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Gemini Planet Imager’s first light image of the light scattered by a disk of dust orbiting the young star HR4796A.MARSHALL PERRIN

Since the time of Galileo, astronomers have speculated that the stars we see at night are distant suns, some of which may be circled by planets. The idea has long been a science-fiction staple. What might such distant worlds be like? Could some of them harbour life? But despite burning interest, astronomers have faced a huge technical challenge. Even the nearest star is 40 trillion kilometres away. In general, the faint, reflected light of an orbiting planet is too difficult to separate from the light of the star it orbits.


Starting in 1978, Canadian astronomers Bruce Campbell and Gordon Walker developed a technique that would allow them to detect the back-and-forth wobble of a star if that star was being pulled by the gravitational tug of a large orbiting planet. Knowing that such a detection could take years to verify, they continued their observations through the 1980s. They were ultimately unsuccessful. In hindsight, they could have discovered the first planet outside our solar system had they been luckier in the stars they chose to observe or been able to observe more of them.


In 1995, competing Swiss and U.S. teams of astronomers using a method similar to that pioneered by Dr. Campbell and Dr. Walker reported the detection of the first planet around a star similar to our sun. The discovery came as a surprise because the planet was nothing like anything seen before. It was massive: similar to Jupiter in our solar system, but extremely close to its star, making a complete orbit in about four days. Over the next few years many similar "hot Jupiters" turned up, spawning a new field of research to explain how they form and migrate. The bigger message is that solar systems are incredibly diverse and ours may not be a "normal" one.


In 1999, astronomers including David Charbonneau, then a Canadian graduate student at Harvard University, made the first detection of a planet by spotting a slight but recurring dip in the brightness of a nearby star. The change is due to the planet crossing in front of its star, like a miniature eclipse. This technique, known as the "transit" method, provided additional information about the size of the planet and in some cases allowed for the detection of an atmosphere. It also opened the door to the first searches for planets that are similar in size to Earth.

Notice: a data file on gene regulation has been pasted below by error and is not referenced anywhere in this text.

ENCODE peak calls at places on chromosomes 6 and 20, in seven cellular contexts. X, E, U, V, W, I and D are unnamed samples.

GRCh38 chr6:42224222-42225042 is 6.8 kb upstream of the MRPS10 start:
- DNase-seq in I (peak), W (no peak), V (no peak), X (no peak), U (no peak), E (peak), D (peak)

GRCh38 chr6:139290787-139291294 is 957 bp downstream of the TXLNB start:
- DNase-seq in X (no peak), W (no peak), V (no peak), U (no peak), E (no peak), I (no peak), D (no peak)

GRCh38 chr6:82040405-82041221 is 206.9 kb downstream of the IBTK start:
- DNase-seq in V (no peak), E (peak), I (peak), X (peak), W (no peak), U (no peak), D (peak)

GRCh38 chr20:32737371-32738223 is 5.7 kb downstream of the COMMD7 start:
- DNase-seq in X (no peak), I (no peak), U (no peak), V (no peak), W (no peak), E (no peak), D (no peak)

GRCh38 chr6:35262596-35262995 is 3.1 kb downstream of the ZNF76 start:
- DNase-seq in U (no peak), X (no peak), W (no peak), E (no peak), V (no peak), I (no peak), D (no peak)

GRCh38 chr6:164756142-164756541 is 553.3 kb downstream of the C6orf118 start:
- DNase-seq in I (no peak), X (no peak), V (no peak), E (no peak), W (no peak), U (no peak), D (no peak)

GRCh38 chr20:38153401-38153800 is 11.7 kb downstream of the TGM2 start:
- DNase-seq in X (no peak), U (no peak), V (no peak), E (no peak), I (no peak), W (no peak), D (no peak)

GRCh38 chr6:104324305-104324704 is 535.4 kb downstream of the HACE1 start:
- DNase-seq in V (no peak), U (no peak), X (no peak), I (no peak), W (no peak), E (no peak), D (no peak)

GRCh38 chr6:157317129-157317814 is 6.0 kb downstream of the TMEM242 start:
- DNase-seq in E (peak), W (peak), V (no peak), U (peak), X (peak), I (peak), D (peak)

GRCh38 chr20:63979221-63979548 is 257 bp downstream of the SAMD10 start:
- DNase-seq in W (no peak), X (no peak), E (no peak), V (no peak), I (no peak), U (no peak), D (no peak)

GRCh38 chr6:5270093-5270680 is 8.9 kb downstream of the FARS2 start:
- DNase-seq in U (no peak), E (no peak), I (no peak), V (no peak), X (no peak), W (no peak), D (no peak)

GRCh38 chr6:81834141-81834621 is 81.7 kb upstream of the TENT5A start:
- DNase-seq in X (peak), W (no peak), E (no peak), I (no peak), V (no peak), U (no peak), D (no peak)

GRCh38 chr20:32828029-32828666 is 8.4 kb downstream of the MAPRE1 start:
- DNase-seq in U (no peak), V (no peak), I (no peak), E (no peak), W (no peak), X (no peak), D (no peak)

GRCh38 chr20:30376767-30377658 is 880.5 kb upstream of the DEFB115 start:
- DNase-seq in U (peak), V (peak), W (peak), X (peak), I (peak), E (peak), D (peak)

Drawn by the promise of clear, crisp views of the stars unaffected by the atmosphere, scientists designed and launched spacecraft to exploit the transit method and find many more planets. A French satellite known as Corot paved the way in 2006, followed by NASA's more powerful Kepler mission in 2009. Kepler was designed to stare continuously at one part in the sky containing approximately 100,000 stars. It detected thousands of possible planets before the spacecraft broke down in 2013; more than 100 of those planets have been confirmed with follow-up observations. The large sample size allowed astronomers to estimate that as many as one in five stars harbour Earth-size planets where temperatures could allow for the presence of liquid water.


By 2009, astronomers were able to image a handful of planets directly. The method required a large telescope and sophisticated computer-controlled optics that can compensate for atmospheric distortion. The star's light is first steadied, then carefully subtracted from the centre of the image, leaving the planets behind. The Gemini Planet Imager, partly built in Canada, is the first camera dedicated to imaging planets. Starting in 2014, it will conduct a survey of hundreds of nearby stars, looking for giant planets in orbits similar to Jupiter or Saturn. While it's still not possible to directly image a planet the size of Earth, the new camera is expected to find solar systems that are more like our own, filling in a crucial gap in the data and helping to clarify how solar systems like ours form.


Planets are abundant. Many are gas-giant planets like Jupiter or even larger, and many of those are in orbits that would prevent a planet like Earth from existing. Surprisingly, the most common kind of planets appears to be a type that doesn't exist in our solar system. Bigger than Earth but smaller than Neptune, such planets could be made of rock or gas, or they could be vast ocean worlds primarily made of water.